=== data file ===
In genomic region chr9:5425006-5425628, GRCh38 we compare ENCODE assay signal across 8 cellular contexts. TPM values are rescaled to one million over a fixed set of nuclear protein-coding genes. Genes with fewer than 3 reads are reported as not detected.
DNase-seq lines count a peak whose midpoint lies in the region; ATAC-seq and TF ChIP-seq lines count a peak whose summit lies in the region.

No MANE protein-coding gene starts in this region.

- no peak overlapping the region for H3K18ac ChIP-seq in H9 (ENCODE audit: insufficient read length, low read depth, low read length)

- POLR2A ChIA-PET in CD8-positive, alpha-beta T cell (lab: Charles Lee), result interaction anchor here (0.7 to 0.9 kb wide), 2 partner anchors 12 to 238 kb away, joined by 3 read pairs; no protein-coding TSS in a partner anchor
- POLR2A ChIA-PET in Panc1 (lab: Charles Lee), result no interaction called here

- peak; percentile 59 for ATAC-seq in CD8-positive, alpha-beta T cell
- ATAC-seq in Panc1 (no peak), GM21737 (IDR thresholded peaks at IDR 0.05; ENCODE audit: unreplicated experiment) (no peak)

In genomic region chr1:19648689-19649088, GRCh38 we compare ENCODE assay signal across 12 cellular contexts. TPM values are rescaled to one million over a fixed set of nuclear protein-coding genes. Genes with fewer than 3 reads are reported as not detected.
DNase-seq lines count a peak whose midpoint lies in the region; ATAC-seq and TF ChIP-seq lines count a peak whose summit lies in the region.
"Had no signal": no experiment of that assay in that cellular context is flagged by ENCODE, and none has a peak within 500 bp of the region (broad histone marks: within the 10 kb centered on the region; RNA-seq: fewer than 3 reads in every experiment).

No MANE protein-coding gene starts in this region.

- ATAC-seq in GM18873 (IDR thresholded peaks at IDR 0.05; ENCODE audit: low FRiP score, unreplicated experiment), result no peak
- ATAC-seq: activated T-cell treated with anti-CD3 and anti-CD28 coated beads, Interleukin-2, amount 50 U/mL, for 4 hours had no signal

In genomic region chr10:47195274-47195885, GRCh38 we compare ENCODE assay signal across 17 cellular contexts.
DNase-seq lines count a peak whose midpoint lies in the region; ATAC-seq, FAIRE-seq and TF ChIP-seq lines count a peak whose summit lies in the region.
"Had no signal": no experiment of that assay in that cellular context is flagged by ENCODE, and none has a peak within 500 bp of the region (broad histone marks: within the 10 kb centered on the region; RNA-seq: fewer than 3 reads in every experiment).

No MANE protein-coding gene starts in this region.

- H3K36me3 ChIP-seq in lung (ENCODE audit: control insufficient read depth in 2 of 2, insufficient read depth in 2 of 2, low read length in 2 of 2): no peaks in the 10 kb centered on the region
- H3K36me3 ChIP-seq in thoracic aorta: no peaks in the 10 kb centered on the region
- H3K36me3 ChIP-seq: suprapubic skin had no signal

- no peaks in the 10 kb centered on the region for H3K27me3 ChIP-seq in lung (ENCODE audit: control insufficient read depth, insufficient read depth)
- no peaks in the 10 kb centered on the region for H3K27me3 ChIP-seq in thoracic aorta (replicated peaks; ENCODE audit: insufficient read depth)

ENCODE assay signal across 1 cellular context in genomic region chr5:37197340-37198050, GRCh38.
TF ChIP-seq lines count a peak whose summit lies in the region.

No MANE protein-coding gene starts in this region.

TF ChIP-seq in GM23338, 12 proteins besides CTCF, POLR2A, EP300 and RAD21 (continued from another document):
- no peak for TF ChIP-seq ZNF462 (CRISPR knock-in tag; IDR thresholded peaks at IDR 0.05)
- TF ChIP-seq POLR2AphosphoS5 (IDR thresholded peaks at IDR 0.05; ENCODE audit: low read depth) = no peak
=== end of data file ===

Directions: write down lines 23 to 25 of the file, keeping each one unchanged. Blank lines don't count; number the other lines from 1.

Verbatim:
- no peaks in the 10 kb centered on the region for H3K27me3 ChIP-seq in thoracic aorta (replicated peaks; ENCODE audit: insufficient read depth)

ENCODE assay signal across 1 cellular context in genomic region chr5:37197340-37198050, GRCh38.
TF ChIP-seq lines count a peak whose summit lies in the region.